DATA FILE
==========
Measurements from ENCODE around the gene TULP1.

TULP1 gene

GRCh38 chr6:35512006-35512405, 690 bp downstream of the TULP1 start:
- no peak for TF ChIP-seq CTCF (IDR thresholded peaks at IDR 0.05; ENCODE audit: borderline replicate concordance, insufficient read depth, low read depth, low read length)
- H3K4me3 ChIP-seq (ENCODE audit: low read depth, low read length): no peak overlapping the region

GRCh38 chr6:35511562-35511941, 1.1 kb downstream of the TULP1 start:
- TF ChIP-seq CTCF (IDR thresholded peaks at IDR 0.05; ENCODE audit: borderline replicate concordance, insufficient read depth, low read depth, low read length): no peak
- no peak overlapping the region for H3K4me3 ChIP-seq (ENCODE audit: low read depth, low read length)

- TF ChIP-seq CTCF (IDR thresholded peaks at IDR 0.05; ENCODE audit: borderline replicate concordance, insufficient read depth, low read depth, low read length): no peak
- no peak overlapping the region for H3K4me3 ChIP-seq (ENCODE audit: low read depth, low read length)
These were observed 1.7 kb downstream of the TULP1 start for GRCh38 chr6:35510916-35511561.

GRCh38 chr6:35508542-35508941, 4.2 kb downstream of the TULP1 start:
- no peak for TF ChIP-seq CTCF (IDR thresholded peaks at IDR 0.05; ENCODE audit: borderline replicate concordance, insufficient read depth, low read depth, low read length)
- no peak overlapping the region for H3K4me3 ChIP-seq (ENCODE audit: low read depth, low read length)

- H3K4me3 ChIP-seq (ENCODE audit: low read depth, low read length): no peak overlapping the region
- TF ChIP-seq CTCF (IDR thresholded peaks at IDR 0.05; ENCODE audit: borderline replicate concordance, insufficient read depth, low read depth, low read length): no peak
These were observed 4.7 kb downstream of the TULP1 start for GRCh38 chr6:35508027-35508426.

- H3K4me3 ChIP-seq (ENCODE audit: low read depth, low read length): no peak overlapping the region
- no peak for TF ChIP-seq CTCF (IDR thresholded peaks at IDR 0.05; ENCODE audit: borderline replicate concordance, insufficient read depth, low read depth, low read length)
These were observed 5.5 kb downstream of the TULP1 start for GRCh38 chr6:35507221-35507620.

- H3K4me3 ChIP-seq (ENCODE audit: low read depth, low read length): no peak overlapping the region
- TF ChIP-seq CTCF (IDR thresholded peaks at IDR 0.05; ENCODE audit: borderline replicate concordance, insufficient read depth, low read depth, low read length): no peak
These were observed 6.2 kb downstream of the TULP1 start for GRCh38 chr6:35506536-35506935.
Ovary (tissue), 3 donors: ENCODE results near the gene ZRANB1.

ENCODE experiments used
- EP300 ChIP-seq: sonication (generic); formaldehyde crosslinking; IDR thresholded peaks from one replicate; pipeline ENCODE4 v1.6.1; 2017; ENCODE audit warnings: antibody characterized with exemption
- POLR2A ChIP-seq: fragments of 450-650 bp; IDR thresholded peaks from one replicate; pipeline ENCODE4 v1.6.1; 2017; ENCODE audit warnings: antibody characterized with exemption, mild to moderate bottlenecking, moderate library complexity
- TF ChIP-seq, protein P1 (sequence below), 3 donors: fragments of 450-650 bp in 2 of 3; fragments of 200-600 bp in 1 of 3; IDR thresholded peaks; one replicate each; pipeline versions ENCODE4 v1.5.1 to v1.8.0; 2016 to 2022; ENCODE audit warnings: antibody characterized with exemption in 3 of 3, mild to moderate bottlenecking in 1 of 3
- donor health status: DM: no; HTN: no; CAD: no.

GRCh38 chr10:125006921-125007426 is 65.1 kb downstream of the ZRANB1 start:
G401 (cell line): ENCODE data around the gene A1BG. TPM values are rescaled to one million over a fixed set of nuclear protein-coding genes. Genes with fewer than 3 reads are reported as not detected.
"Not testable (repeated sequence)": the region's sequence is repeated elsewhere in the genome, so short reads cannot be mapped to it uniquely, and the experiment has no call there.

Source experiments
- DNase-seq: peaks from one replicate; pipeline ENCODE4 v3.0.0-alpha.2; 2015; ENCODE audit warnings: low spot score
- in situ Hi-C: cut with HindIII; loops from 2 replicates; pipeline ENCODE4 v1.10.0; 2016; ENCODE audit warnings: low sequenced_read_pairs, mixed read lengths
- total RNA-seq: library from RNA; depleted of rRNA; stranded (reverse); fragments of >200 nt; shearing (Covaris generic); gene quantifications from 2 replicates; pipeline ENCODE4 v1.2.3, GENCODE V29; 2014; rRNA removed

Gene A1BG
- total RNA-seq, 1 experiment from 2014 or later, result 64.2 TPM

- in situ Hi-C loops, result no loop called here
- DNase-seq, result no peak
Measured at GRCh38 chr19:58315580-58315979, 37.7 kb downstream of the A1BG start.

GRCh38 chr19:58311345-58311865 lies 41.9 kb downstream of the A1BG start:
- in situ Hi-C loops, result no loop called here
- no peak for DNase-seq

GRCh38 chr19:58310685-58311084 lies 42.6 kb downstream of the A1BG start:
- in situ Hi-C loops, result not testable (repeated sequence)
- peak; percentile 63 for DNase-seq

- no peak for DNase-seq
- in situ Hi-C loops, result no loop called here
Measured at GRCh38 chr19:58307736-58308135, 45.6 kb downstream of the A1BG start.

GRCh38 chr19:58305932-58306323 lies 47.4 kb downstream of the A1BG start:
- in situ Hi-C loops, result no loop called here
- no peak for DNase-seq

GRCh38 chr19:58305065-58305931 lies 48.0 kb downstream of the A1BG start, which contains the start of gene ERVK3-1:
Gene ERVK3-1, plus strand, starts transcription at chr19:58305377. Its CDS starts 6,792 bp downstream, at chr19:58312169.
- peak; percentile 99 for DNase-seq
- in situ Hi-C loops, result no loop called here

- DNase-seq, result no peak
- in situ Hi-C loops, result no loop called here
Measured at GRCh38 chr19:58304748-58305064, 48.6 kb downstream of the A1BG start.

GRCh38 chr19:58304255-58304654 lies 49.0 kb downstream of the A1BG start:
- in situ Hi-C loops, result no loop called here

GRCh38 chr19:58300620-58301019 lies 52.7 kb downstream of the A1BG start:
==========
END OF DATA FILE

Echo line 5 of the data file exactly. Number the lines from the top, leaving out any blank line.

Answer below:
- H3K4me3 ChIP-seq (ENCODE audit: low read depth, low read length): no peak overlapping the region